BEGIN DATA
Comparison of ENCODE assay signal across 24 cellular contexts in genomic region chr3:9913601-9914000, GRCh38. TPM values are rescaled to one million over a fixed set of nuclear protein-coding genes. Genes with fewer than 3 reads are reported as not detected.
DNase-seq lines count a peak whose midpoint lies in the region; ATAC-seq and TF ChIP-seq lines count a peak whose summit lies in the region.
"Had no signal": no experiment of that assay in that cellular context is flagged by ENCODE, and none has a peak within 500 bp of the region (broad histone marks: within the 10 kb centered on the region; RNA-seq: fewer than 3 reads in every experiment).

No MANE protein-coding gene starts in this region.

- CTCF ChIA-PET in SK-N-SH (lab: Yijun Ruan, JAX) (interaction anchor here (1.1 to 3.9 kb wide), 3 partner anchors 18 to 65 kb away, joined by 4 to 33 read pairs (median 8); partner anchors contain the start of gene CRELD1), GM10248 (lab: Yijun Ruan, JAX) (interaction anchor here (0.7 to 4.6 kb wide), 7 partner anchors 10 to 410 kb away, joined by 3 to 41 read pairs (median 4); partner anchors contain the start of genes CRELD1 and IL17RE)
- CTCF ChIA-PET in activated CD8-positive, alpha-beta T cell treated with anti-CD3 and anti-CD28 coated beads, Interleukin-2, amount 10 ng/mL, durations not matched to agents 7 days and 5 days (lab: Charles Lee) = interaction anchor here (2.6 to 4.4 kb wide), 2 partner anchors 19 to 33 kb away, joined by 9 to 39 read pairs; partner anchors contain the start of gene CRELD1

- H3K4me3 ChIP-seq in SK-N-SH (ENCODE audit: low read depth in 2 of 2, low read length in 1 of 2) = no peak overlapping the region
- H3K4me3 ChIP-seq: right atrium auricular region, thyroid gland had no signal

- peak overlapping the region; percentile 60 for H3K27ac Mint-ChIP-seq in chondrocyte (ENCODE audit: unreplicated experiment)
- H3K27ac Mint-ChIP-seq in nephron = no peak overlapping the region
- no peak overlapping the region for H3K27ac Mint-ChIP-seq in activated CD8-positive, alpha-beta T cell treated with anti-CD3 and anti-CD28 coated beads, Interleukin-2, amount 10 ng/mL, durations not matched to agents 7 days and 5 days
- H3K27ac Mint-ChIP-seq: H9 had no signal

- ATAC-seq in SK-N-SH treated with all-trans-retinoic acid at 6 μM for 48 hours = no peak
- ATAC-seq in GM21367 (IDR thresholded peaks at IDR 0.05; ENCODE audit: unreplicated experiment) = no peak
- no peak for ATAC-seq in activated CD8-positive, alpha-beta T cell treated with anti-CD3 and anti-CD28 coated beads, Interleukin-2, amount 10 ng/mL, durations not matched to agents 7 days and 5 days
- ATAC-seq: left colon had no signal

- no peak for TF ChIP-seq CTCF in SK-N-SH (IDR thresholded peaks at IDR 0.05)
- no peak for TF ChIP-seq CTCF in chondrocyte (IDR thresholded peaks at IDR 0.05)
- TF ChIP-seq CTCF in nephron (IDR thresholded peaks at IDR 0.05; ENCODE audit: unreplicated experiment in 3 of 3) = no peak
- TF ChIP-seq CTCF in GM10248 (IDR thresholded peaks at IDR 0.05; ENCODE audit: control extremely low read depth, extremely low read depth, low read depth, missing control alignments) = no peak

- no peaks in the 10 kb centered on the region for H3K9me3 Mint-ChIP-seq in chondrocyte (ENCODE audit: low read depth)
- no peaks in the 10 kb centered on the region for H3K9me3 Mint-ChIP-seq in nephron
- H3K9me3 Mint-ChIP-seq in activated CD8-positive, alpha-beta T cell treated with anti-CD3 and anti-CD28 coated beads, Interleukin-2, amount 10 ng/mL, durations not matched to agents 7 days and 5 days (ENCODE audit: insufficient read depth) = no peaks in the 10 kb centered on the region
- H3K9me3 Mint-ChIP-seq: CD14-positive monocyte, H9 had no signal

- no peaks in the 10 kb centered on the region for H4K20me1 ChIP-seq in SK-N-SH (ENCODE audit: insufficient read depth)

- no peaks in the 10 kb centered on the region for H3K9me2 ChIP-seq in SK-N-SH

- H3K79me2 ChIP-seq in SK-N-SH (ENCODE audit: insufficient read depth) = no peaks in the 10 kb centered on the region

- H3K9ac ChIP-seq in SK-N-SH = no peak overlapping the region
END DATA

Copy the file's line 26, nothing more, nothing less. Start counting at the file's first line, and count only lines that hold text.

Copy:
- no peaks in the 10 kb centered on the region for H3K9me2 ChIP-seq in SK-N-SH